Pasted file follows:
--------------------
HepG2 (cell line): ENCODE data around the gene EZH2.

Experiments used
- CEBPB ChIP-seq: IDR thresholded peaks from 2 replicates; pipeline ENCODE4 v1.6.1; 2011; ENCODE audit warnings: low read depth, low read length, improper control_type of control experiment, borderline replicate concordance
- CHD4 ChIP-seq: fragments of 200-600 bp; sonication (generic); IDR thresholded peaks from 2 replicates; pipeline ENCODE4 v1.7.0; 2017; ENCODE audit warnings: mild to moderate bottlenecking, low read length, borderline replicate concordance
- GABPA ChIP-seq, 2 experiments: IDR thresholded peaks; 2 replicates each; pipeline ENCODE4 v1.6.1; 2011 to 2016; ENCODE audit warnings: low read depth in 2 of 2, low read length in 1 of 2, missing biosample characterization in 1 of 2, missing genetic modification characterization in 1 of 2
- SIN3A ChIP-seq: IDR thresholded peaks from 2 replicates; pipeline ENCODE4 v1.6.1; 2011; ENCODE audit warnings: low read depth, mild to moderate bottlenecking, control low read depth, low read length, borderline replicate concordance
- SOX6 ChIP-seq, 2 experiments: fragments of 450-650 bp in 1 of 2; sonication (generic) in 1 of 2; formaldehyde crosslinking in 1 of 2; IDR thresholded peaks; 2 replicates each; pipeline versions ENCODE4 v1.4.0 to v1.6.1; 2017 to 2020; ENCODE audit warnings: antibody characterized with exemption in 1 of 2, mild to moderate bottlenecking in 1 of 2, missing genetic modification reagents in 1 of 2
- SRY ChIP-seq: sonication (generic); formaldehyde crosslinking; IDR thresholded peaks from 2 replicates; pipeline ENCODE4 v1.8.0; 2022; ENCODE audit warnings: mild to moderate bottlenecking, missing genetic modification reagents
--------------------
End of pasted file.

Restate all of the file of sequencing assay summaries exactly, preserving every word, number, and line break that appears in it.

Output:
HepG2 (cell line): ENCODE data around the gene EZH2.

Experiments used
- CEBPB ChIP-seq: IDR thresholded peaks from 2 replicates; pipeline ENCODE4 v1.6.1; 2011; ENCODE audit warnings: low read depth, low read length, improper control_type of control experiment, borderline replicate concordance
- CHD4 ChIP-seq: fragments of 200-600 bp; sonication (generic); IDR thresholded peaks from 2 replicates; pipeline ENCODE4 v1.7.0; 2017; ENCODE audit warnings: mild to moderate bottlenecking, low read length, borderline replicate concordance
- GABPA ChIP-seq, 2 experiments: IDR thresholded peaks; 2 replicates each; pipeline ENCODE4 v1.6.1; 2011 to 2016; ENCODE audit warnings: low read depth in 2 of 2, low read length in 1 of 2, missing biosample characterization in 1 of 2, missing genetic modification characterization in 1 of 2
- SIN3A ChIP-seq: IDR thresholded peaks from 2 replicates; pipeline ENCODE4 v1.6.1; 2011; ENCODE audit warnings: low read depth, mild to moderate bottlenecking, control low read depth, low read length, borderline replicate concordance
- SOX6 ChIP-seq, 2 experiments: fragments of 450-650 bp in 1 of 2; sonication (generic) in 1 of 2; formaldehyde crosslinking in 1 of 2; IDR thresholded peaks; 2 replicates each; pipeline versions ENCODE4 v1.4.0 to v1.6.1; 2017 to 2020; ENCODE audit warnings: antibody characterized with exemption in 1 of 2, mild to moderate bottlenecking in 1 of 2, missing genetic modification reagents in 1 of 2
- SRY ChIP-seq: sonication (generic); formaldehyde crosslinking; IDR thresholded peaks from 2 replicates; pipeline ENCODE4 v1.8.0; 2022; ENCODE audit warnings: mild to moderate bottlenecking, missing genetic modification reagents